Ear­li­er this week, Matthew Shaer wrote about the gen­e­sis of his book, Among Right­eous Men, and divi­sions with­in the Crown Heights com­mu­ni­ty. He has been blog­ging here all week for Jew­ish Book Coun­cil and MyJew­ish­Learn­ing.

In Decem­ber, not long after Among Right­eous Men was pub­lished, I returned to Crown Heights. The evening was unsea­son­ably warm, and I walked east from my apart­ment, past the lip of Prospect Park, and down the undu­lat­ing clam­or of East­ern Park­way, my hands in my pock­ets. The neigh­bor­hood, where I had spent so many months report­ing — some hap­py, some not — appeared large­ly unchanged.

There was the proud façade of the main shul at 770 East­ern Park­way, and there were the clus­ters of yeshi­va stu­dents. There in the win­dows of one build­ing hung the yel­low flag of the mes­sian­ists — believ­ers in the divin­i­ty of Men­achem Mendel Schneer­son, the late Rebbe of Lubav­itch. In a bal­cony over­look­ing the side­walk, two women were chat­ter­ing hap­pi­ly in Yid­dish. I remem­bered a snip­pet from Alfred Kazins A Walk­er in the City, the best book about Brook­lyn ever writ­ten: Yet as I walk those famil­iar­ly choked streets at dusk and see the old women sit­ting in front of the ten­e­ments, past and present become each other’s face; I am back where I began.” 

Kazin knew that an emo­tion­al con­nec­tion to place can defeat mere geog­ra­phy. It is the not the phys­i­cal­i­ty of a neigh­bor­hood that haunts us, after all. It is the con­nec­tion between that phys­i­cal­i­ty and our inner lives.

I strolled south down Kingston, towards Empire Boule­vard. I had a sin­gle des­ti­na­tion in mind: a tai­lor­ing shop owned by a man named Israel Shem­tov. Dur­ing the 70s and 80s, when crime rates in the neigh­bor­hood were sky­rock­et­ing, Shem­tov had patrolled Crown Heights under the name the Red Dev­il.” He was one of the first Jew­ish vig­i­lantes – – a pre­de­ces­sor to the Shom­rim and Shmi­ra patrols active in the neigh­bor­hood today.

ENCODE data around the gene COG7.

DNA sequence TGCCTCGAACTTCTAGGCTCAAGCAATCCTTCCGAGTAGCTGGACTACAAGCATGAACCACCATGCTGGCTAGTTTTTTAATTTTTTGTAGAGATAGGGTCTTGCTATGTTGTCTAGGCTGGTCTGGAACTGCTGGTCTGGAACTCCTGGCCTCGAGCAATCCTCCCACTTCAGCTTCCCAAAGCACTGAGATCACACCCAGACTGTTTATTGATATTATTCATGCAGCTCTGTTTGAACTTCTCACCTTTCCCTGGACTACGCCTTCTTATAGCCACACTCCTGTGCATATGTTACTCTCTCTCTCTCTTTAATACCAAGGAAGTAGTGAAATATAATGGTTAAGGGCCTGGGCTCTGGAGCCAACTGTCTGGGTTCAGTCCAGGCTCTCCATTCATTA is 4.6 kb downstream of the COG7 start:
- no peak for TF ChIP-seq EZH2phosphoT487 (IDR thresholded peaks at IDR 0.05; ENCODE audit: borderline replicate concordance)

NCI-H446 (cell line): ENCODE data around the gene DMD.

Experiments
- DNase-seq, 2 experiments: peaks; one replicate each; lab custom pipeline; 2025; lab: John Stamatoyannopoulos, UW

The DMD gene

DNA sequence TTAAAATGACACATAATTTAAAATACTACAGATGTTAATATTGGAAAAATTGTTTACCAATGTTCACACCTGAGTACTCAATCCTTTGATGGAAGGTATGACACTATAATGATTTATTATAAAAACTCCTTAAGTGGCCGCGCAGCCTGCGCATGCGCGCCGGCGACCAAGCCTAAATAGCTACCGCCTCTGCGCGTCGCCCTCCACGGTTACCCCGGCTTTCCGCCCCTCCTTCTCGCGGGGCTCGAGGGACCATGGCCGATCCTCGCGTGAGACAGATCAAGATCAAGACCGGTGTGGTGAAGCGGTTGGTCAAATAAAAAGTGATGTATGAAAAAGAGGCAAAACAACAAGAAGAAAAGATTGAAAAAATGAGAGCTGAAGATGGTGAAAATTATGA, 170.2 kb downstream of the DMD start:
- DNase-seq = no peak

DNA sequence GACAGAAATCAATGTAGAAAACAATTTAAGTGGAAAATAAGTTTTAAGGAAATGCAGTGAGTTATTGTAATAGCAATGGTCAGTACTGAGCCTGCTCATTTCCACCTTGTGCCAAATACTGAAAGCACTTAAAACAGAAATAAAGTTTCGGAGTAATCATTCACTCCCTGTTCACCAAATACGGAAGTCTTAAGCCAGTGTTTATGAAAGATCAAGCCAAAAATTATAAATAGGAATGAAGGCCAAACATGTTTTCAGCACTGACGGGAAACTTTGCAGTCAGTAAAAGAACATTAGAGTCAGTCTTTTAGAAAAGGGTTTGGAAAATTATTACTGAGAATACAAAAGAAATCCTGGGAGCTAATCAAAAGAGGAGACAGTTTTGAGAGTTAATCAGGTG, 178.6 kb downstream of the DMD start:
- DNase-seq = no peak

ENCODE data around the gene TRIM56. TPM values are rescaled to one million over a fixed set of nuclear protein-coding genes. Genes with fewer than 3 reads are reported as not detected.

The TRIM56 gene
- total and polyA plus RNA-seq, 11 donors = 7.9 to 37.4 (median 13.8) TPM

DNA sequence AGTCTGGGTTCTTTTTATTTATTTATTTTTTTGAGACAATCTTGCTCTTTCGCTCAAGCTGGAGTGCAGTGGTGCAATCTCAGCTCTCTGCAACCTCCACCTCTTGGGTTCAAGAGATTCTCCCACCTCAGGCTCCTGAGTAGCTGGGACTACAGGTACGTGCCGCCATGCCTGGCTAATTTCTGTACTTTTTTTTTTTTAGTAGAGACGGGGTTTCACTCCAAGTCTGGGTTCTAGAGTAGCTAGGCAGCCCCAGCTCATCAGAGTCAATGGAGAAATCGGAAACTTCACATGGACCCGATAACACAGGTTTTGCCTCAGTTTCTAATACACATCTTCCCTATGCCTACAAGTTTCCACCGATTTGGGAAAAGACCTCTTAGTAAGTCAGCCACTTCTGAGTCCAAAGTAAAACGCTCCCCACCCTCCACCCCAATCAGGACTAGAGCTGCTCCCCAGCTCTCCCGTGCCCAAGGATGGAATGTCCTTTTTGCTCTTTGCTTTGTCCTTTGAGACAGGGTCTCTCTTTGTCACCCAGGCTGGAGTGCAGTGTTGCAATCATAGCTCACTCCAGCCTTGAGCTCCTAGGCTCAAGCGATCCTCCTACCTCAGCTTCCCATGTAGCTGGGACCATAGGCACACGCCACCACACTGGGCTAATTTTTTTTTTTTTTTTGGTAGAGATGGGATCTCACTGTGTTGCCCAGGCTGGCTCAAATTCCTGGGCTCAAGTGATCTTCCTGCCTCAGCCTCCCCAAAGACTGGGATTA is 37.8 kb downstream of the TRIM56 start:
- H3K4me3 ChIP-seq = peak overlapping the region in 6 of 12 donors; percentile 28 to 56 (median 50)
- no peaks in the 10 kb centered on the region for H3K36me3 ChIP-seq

Shem­tov, who stands just about five feet tall, was also a mas­ter of image man­age­ment. Where oth­er Hasidim shirked press atten­tion, he embraced it, regal­ing reporters from the Post and the Dai­ly News with tales of bloody brawls and dar­ing mid­night take­downs. He com­pared him­self fre­quent­ly to Charles Bron­son, cir­ca Death Wish. There will not be a crime in the neigh­bor­hood because they know they will be dead,” he said.

In 2010, I had vis­it­ed Shem­tov at his store­front on Empire. By then, he was two decades retired, pale and stooped. Jam­ming a soft pack of Kingstons into his front pock­et, he showed me into his pri­vate office, and pulled the door shut behind him. The room was in appalling con­di­tion — water dam­age had browned half the ceil­ing, and near the only win­dow, sev­er­al pan­els hung loose, expos­ing a nest of wires and cot­ton-can­dy pink insu­la­tion. Sit,” Shem­tov said.